Johnny Vegas
    • Not clear on 4K traction

      Johnny, 4k on smaller screen sizes - less than 80" IMHO - just doesn't do much over 1080. I can see producing content in 4k - future proofing - but until screen sizes get really big it just isn't that big of a difference. Which is the same problem Blu-ray found.

      Robin
      R Harris
      • Who has an 80" TV screen?

        80" = 6' 8"

        That's taller than most people (excluding basketball players and Nancy Archer). And I can't even imagine where I'd put a screen larger than 42".
        Zogg
  • Nobody cares about 3D

    I turned the 3D on my 3DS off after about a day. I watched a few movies on a friend's 3D TV before the novelty wore off. I watched two movies in 3D then decided I'd rather save the extra two bucks. Nobody I've met is actually enamored with 3D. Given the choice between a 3DTV or a larger non-3D for the same price, most people are going to opt for the bigger one.
    Aerowind
    • As long as we're doing anecdotes...

      Plenty of people play the 3DS in 3D, and at max strength. My whole family likes the 3D movie nights I host. I've seen 20+ 3D movies in theaters. Hugo, Titanic, Avatar, Tron, Tintin, How to Train Your Dragon- the list of impressive 3D movies is large. If you weren't impressed chances are you have something wrong with your eyes, the theater was cheaping out on the projector bulbs, or the films were shot in 2D and converted quickly.

      3D is great and I don't let a bad director or greedy studio change my opinion about the filmmaking tool itself.
      muchrockness
      • They don't want to get it

        I can understand people not liking 3d. Pick anything in the world and there are people that don't like it. I know people who just don't get into the whole tv and movie watching thing. It's ok to them, but they just get bored with it. What people that don't like 3d do is totally ignore the sector of people that do like 3d. For 3d to succeed you only need about 40 % of the population to like it. Tons of people don't go to the movie theater. I don't. Yet theaters do quite well because enough people do go. Same with 3d. They just don't get it. Actually, they don't want to.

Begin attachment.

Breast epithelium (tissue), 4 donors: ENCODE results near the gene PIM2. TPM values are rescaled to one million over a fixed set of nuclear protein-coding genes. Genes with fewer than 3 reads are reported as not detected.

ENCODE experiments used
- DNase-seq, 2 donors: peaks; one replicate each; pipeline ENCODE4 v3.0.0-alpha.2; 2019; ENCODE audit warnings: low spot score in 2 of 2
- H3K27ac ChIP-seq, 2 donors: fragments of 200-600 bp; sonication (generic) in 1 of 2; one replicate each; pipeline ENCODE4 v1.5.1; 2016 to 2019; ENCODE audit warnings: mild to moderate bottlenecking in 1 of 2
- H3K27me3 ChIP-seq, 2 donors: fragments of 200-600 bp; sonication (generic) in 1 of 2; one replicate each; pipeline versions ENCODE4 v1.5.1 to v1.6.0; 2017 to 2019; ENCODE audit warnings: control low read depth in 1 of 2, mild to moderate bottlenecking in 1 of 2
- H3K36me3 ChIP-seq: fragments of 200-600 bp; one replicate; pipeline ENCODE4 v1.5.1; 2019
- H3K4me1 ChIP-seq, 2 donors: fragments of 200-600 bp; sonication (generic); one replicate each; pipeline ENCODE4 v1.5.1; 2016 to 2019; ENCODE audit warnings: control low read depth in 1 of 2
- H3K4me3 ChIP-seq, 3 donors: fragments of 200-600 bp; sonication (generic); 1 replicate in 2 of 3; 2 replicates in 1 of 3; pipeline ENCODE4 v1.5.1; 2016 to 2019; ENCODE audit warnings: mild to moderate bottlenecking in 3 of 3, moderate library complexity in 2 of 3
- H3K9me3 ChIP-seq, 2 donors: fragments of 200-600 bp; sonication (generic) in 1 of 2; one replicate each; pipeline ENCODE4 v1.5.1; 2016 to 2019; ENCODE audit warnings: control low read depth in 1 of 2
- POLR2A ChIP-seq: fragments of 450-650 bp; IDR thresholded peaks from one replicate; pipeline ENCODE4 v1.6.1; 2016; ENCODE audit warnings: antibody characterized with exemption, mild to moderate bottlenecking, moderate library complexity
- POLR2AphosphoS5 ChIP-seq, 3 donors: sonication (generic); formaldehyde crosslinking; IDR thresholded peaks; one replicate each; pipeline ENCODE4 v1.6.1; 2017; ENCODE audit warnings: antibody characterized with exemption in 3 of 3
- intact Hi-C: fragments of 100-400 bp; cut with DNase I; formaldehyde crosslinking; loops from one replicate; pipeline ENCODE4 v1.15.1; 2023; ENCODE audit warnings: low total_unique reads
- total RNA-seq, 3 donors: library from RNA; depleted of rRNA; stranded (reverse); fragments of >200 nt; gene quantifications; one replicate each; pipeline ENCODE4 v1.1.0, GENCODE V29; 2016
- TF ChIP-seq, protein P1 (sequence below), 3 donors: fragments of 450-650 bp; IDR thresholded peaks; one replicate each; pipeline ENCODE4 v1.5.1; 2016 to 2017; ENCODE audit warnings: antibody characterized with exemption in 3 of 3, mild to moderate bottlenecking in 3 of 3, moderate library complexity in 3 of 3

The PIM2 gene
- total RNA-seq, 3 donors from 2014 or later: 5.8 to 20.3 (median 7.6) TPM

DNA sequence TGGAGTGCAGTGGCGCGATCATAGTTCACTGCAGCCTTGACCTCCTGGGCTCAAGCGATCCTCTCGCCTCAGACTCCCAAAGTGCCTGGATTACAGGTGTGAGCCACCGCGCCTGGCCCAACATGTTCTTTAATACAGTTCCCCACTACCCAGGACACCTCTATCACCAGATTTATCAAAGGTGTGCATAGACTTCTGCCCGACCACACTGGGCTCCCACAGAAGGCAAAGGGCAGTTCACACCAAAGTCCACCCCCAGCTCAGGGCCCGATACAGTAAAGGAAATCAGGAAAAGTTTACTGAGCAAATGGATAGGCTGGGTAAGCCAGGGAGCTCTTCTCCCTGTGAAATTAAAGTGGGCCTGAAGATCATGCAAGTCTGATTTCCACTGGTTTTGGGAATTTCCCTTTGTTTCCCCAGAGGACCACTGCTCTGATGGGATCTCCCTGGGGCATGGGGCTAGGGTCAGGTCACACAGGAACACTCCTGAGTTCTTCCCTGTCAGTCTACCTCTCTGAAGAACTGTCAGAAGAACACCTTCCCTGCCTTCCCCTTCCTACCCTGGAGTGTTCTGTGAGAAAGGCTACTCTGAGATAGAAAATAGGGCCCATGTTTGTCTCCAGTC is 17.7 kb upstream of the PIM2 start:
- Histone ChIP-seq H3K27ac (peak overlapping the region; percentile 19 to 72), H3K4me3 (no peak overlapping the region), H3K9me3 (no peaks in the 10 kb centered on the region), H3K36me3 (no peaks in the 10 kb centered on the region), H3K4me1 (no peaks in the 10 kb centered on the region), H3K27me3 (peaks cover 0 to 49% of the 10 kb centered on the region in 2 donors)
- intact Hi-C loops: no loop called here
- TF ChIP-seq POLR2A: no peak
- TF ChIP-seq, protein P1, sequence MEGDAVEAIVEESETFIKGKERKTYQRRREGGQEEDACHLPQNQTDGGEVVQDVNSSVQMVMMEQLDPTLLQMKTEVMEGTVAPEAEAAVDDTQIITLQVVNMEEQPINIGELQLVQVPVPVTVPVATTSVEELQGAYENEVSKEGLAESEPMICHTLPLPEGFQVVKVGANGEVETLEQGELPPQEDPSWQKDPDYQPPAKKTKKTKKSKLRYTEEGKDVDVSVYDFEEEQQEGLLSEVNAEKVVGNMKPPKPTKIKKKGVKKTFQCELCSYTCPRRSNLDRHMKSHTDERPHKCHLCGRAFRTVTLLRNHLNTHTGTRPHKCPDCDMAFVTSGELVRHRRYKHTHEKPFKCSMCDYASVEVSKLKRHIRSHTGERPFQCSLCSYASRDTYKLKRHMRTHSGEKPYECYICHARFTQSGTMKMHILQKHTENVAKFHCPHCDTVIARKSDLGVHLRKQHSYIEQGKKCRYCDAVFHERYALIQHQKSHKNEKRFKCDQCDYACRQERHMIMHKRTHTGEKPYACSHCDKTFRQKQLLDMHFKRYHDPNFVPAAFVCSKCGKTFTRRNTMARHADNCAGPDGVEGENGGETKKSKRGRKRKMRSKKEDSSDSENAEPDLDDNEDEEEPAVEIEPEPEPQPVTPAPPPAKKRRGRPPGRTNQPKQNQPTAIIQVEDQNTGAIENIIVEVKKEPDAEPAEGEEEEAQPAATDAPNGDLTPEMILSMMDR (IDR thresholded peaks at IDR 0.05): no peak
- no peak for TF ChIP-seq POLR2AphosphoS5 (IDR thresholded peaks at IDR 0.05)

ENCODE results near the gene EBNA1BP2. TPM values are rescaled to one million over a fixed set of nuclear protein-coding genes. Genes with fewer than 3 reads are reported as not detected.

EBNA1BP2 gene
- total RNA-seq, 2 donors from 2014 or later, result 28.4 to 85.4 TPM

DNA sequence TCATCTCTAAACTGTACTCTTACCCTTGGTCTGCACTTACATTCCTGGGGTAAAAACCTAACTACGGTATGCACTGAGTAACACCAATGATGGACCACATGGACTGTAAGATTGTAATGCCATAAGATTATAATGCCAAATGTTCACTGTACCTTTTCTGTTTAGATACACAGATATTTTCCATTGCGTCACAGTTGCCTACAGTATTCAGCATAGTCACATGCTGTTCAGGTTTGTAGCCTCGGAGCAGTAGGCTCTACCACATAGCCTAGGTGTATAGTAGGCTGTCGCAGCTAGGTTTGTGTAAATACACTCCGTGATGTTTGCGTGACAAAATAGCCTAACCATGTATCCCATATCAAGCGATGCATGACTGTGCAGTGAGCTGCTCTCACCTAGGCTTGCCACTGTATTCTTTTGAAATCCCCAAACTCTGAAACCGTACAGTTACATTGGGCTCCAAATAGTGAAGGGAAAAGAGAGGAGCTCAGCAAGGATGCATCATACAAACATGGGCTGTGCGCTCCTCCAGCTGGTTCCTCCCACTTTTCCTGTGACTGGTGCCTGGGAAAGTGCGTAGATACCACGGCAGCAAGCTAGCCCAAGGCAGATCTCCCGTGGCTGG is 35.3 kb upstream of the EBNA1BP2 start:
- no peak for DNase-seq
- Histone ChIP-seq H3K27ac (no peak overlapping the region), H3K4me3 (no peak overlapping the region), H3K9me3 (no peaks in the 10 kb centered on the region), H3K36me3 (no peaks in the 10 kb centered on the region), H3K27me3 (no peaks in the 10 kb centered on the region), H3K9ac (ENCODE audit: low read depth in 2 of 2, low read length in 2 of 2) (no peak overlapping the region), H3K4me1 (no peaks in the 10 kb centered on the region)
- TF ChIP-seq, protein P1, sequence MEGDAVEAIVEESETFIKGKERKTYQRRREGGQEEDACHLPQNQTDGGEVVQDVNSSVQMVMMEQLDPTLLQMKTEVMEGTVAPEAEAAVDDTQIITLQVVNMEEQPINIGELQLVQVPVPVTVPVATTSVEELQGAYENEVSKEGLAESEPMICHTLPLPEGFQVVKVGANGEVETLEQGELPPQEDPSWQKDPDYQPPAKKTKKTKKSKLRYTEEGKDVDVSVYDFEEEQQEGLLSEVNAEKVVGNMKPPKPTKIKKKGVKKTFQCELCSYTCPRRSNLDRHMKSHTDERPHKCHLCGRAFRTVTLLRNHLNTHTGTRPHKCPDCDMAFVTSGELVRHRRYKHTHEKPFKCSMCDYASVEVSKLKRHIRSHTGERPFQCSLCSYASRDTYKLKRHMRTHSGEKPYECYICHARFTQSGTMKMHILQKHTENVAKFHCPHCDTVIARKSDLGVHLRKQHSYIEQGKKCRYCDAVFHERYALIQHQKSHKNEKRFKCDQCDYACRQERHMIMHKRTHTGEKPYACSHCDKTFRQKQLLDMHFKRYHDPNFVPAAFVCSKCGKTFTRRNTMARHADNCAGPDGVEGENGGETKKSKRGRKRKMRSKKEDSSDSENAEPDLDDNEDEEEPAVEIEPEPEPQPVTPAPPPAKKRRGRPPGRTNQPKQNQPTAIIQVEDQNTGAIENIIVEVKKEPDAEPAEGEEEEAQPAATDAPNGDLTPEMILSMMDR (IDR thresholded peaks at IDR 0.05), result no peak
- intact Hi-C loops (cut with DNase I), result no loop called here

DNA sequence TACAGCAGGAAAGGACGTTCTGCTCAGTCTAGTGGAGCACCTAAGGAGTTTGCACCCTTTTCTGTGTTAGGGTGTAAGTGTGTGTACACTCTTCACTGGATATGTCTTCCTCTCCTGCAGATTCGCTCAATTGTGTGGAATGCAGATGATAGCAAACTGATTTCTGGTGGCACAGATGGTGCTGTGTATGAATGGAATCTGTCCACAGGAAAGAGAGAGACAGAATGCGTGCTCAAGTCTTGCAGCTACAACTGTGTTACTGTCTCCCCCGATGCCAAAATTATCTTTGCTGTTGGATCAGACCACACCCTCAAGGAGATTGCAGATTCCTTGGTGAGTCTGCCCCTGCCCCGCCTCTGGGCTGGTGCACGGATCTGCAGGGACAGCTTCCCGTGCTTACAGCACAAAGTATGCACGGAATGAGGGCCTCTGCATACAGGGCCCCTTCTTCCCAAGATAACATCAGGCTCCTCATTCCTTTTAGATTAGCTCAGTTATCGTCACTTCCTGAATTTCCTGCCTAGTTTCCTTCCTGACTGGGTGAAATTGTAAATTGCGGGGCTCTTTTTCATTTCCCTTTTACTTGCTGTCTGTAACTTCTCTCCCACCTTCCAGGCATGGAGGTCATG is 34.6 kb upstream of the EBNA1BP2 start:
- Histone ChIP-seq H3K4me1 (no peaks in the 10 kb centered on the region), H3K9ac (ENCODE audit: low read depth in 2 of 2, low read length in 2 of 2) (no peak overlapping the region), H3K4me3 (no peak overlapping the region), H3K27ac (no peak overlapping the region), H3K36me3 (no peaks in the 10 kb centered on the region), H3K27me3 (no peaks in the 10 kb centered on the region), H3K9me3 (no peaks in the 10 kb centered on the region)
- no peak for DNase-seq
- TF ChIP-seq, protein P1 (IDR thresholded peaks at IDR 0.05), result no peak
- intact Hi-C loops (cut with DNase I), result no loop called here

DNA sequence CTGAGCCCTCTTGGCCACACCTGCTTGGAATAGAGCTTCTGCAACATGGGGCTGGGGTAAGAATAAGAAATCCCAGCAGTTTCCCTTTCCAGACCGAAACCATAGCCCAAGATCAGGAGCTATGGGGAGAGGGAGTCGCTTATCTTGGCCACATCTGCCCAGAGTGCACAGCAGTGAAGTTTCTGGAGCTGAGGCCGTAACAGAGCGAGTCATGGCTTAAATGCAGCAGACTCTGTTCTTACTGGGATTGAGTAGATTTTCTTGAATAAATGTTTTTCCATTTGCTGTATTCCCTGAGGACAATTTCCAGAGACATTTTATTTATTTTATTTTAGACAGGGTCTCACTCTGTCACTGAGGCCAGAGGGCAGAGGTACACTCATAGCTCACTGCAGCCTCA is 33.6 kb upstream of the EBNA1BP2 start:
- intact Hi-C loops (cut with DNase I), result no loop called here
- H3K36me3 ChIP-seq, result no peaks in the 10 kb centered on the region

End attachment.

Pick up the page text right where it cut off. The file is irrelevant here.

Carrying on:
Tonhogg
      • 3D is worthless!

        Can't stand 3D movies in the theater, in fact I avoid them and refuse to support them if that's the only way they're released, and certainly wouldn't want to be forced or coerced into buying a TV with that feature when I'd NEVER use it. BTW, I've got friends who swear by 3D and even they said the new Titanic was worthless in 3D! Just a scam to get more money out of us.
        anthony.magner@...
  • Decrepit?

    Come visit us in New Zealand and we'll show you decrepit networks! I can't even receive wired broadband because there is not enough local exchange capacity to satisfy demand. Friends who have wired broadband find it slower than my 3G connection. I have to pay $40US for 2Gb of data and cannot purchase more than a 4Gb bundle any one month regardless of how much I'm prepared to pay. Just shows there's always someone worse off....
    Robjsewell
  • Great 3D quality!

    I can’t say much about these TVs since I've never tried them, though recently I have tried LGs LM7600 in 47-inches and my experience with this model was beyond my expectations. Great 3d quality, and the light weight passive 3d glasses were easy to wear for long time.
    PeterDave